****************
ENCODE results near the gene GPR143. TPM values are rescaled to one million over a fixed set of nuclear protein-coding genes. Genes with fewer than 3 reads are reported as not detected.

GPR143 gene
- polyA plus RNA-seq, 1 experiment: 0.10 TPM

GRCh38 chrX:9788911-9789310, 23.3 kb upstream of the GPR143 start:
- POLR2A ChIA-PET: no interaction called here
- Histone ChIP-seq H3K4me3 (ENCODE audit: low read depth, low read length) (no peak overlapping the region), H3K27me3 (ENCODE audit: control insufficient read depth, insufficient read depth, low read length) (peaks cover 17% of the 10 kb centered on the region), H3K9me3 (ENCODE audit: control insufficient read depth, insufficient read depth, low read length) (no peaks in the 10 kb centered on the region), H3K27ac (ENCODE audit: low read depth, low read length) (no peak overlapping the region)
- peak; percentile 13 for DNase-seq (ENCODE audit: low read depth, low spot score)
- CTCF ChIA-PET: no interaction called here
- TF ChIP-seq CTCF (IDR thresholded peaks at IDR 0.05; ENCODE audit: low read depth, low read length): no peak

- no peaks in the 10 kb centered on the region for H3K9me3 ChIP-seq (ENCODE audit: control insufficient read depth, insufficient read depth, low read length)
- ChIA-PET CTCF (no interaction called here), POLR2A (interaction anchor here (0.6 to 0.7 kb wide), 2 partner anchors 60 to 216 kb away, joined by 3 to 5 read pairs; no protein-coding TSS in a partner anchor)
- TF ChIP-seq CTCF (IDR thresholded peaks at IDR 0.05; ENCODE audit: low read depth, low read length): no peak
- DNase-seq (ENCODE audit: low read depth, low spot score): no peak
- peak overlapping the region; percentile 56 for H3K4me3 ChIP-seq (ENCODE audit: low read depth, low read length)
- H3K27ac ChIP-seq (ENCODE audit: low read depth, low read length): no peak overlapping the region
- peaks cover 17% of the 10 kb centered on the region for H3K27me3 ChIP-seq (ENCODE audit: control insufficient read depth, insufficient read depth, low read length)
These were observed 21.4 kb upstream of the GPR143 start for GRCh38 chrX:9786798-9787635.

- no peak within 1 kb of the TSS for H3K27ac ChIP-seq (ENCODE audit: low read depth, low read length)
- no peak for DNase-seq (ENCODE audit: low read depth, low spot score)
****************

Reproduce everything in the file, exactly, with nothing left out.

ENCODE results near the gene GPR143. TPM values are rescaled to one million over a fixed set of nuclear protein-coding genes. Genes with fewer than 3 reads are reported as not detected.

GPR143 gene
- polyA plus RNA-seq, 1 experiment: 0.10 TPM

GRCh38 chrX:9788911-9789310, 23.3 kb upstream of the GPR143 start:
- POLR2A ChIA-PET: no interaction called here
- Histone ChIP-seq H3K4me3 (ENCODE audit: low read depth, low read length) (no peak overlapping the region), H3K27me3 (ENCODE audit: control insufficient read depth, insufficient read depth, low read length) (peaks cover 17% of the 10 kb centered on the region), H3K9me3 (ENCODE audit: control insufficient read depth, insufficient read depth, low read length) (no peaks in the 10 kb centered on the region), H3K27ac (ENCODE audit: low read depth, low read length) (no peak overlapping the region)
- peak; percentile 13 for DNase-seq (ENCODE audit: low read depth, low spot score)
- CTCF ChIA-PET: no interaction called here
- TF ChIP-seq CTCF (IDR thresholded peaks at IDR 0.05; ENCODE audit: low read depth, low read length): no peak

- no peaks in the 10 kb centered on the region for H3K9me3 ChIP-seq (ENCODE audit: control insufficient read depth, insufficient read depth, low read length)
- ChIA-PET CTCF (no interaction called here), POLR2A (interaction anchor here (0.6 to 0.7 kb wide), 2 partner anchors 60 to 216 kb away, joined by 3 to 5 read pairs; no protein-coding TSS in a partner anchor)
- TF ChIP-seq CTCF (IDR thresholded peaks at IDR 0.05; ENCODE audit: low read depth, low read length): no peak
- DNase-seq (ENCODE audit: low read depth, low spot score): no peak
- peak overlapping the region; percentile 56 for H3K4me3 ChIP-seq (ENCODE audit: low read depth, low read length)
- H3K27ac ChIP-seq (ENCODE audit: low read depth, low read length): no peak overlapping the region
- peaks cover 17% of the 10 kb centered on the region for H3K27me3 ChIP-seq (ENCODE audit: control insufficient read depth, insufficient read depth, low read length)
These were observed 21.4 kb upstream of the GPR143 start for GRCh38 chrX:9786798-9787635.

- no peak within 1 kb of the TSS for H3K27ac ChIP-seq (ENCODE audit: low read depth, low read length)
- no peak for DNase-seq (ENCODE audit: low read depth, low spot score)